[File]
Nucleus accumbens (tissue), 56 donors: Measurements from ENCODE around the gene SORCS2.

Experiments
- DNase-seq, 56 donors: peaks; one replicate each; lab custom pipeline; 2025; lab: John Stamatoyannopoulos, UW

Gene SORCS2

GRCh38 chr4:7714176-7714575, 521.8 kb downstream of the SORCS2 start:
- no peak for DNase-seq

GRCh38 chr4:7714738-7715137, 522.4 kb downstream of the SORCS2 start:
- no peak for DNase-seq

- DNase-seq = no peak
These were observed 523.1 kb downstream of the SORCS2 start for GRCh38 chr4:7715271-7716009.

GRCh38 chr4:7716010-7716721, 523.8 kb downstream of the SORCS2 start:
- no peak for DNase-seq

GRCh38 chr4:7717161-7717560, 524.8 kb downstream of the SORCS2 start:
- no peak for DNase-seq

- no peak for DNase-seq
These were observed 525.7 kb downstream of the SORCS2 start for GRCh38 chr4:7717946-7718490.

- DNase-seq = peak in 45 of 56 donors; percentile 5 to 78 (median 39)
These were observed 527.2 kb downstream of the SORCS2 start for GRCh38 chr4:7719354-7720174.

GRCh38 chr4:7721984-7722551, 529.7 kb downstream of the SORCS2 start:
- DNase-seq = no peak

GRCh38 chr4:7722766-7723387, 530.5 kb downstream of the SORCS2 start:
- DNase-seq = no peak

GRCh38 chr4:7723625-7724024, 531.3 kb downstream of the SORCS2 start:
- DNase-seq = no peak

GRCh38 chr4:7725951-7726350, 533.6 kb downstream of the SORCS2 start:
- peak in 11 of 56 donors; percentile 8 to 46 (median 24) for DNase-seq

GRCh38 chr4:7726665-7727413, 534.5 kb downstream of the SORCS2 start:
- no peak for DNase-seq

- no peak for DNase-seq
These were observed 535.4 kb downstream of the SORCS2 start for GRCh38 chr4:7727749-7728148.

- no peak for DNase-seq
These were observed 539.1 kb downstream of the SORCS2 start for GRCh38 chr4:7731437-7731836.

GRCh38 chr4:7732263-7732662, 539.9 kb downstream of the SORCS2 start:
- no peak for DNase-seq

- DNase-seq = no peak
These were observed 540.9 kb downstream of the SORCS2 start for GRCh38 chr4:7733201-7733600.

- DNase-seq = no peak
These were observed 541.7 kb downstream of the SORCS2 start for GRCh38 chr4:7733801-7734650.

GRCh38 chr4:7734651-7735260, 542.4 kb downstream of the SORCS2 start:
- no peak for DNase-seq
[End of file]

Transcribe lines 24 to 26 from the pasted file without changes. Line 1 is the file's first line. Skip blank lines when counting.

- DNase-seq = no peak

GRCh38 chr4:7725951-7726350, 533.6 kb downstream of the SORCS2 start:
- peak in 11 of 56 donors; percentile 8 to 46 (median 24) for DNase-seq